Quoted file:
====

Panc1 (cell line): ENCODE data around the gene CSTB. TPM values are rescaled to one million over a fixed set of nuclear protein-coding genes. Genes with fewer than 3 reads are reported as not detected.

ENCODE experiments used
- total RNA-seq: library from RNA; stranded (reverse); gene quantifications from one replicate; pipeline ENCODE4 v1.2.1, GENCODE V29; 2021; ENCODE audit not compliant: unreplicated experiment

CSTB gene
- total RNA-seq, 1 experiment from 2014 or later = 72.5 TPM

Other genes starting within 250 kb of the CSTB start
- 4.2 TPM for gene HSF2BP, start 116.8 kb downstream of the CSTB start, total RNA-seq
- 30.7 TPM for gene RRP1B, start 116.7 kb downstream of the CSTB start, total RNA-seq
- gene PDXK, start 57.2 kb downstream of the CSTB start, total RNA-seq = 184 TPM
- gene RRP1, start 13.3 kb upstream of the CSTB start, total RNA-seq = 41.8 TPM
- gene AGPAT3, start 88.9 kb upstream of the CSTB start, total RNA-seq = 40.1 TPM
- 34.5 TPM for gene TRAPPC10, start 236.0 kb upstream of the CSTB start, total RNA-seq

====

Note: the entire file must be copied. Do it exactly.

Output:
Panc1 (cell line): ENCODE data around the gene CSTB. TPM values are rescaled to one million over a fixed set of nuclear protein-coding genes. Genes with fewer than 3 reads are reported as not detected.

ENCODE experiments used
- total RNA-seq: library from RNA; stranded (reverse); gene quantifications from one replicate; pipeline ENCODE4 v1.2.1, GENCODE V29; 2021; ENCODE audit not compliant: unreplicated experiment

CSTB gene
- total RNA-seq, 1 experiment from 2014 or later = 72.5 TPM

Other genes starting within 250 kb of the CSTB start
- 4.2 TPM for gene HSF2BP, start 116.8 kb downstream of the CSTB start, total RNA-seq
- 30.7 TPM for gene RRP1B, start 116.7 kb downstream of the CSTB start, total RNA-seq
- gene PDXK, start 57.2 kb downstream of the CSTB start, total RNA-seq = 184 TPM
- gene RRP1, start 13.3 kb upstream of the CSTB start, total RNA-seq = 41.8 TPM
- gene AGPAT3, start 88.9 kb upstream of the CSTB start, total RNA-seq = 40.1 TPM
- 34.5 TPM for gene TRAPPC10, start 236.0 kb upstream of the CSTB start, total RNA-seq